Daniel Porter
Jun 11, 2012

Unified theorem explains wide range of condensed phenomena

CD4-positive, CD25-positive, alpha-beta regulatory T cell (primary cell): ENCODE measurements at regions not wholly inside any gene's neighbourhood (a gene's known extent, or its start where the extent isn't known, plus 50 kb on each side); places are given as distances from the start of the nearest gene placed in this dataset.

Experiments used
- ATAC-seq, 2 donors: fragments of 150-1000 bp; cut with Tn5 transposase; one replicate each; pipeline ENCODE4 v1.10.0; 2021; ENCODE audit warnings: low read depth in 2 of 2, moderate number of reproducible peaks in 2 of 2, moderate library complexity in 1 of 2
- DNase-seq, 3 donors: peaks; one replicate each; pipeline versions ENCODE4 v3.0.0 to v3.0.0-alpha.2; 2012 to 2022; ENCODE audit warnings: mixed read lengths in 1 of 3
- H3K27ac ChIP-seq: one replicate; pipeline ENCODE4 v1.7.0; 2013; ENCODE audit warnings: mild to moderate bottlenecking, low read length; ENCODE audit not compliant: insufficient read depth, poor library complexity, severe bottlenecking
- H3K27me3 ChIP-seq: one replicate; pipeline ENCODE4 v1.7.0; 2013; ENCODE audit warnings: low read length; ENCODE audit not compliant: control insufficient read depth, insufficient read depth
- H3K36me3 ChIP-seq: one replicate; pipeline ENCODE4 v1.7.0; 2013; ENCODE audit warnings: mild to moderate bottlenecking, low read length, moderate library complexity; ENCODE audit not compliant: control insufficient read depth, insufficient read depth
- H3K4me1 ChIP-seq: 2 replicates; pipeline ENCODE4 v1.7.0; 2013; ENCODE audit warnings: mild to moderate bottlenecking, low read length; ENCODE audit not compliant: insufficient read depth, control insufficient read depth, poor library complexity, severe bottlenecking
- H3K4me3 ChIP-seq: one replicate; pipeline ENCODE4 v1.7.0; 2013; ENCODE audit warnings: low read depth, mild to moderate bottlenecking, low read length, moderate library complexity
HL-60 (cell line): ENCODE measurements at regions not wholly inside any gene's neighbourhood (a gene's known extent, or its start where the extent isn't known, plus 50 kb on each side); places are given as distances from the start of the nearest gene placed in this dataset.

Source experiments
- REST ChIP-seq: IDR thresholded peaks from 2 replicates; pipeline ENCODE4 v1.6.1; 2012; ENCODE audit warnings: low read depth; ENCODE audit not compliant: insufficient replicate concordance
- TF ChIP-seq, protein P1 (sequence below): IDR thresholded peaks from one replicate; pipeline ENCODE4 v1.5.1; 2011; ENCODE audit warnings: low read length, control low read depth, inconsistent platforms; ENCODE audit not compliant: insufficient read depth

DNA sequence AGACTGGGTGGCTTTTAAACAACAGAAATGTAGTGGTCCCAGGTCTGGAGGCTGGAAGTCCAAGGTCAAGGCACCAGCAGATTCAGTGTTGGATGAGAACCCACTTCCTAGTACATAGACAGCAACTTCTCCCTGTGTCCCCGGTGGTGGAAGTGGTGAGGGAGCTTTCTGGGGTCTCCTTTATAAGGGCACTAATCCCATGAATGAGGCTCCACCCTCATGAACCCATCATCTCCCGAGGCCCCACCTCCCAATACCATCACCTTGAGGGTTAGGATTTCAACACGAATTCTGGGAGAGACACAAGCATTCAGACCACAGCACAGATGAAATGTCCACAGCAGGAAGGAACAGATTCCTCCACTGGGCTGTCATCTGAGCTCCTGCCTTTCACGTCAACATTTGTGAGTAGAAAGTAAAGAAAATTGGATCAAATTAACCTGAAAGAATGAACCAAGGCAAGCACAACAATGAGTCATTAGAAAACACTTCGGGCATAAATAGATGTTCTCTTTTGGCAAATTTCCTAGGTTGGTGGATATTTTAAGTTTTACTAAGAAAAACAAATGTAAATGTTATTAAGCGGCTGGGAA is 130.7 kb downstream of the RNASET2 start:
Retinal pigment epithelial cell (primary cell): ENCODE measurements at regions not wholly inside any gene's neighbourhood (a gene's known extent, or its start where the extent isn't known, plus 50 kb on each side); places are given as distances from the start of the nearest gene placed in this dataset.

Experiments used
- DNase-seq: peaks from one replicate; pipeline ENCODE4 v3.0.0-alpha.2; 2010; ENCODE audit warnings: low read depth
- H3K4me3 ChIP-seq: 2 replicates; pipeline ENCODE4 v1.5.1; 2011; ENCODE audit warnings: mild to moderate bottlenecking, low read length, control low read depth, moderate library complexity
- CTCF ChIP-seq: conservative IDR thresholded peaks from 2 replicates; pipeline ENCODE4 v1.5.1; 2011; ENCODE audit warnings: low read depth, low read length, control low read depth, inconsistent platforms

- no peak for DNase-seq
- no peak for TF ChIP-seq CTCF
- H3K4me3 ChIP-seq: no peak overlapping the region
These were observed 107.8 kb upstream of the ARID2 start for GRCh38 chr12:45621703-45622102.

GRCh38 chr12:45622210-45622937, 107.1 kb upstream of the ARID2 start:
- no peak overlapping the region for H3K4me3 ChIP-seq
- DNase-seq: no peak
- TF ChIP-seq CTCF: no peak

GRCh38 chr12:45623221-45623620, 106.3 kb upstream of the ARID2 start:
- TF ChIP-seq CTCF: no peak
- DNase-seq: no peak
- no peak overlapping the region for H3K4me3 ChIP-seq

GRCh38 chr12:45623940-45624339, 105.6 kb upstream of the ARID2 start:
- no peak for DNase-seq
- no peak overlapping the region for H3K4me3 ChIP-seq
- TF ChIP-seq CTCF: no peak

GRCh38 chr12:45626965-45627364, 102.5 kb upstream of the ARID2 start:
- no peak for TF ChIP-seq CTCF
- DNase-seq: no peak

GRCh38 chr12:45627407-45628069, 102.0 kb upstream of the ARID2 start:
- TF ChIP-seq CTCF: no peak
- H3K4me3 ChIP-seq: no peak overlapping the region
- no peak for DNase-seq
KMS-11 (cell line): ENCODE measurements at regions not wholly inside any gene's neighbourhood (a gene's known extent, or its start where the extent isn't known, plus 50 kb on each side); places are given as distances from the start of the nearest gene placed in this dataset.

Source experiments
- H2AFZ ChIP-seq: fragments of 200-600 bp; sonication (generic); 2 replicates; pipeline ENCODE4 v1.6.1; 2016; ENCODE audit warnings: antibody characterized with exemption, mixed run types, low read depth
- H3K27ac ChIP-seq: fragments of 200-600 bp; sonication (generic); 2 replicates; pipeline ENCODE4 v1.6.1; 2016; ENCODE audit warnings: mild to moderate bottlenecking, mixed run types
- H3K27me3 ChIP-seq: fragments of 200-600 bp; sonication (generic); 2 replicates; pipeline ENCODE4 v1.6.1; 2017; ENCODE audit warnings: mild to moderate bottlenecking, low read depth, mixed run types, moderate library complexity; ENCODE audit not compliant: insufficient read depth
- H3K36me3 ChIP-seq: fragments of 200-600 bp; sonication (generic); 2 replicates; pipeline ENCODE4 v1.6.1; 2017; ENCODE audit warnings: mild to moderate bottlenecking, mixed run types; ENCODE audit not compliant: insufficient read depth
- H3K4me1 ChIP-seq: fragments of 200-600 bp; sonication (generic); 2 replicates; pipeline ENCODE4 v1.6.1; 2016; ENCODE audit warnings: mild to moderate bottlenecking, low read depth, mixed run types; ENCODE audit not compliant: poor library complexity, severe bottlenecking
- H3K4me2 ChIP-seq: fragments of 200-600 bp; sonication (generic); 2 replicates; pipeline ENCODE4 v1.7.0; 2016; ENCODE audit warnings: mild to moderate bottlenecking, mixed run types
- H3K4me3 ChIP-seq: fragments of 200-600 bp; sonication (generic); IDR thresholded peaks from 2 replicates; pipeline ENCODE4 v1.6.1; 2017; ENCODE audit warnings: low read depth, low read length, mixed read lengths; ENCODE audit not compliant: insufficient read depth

Superconduction and Bose-Einstein condensation are two of the most common and well-known "strange" phenomena in cold physics. On June 8th, two UC Berkeley physicist published a paper detailing their long-sought solution to a difficult problem: obtaining a simple theoretical description for a wide variety of weird things that happen when you cool atoms to near-absolute-zero temperatures. "This is a particularly exciting result because it concerns pretty much all areas of physics; not only condensed matter physics, but also astrophysics, atomic, particle and nuclear physics and cosmology," said Murayama, the MacAdams Professor of Physics at UC Berkeley, a faculty senior scientist at Lawrence Berkeley National Laboratory and director of the Kavli Institute for the Physics and Mathematics of the Universe at the University of Tokyo. "We are putting together all of them into a single theoretical framework." Their research could have important implications for the use of these materials.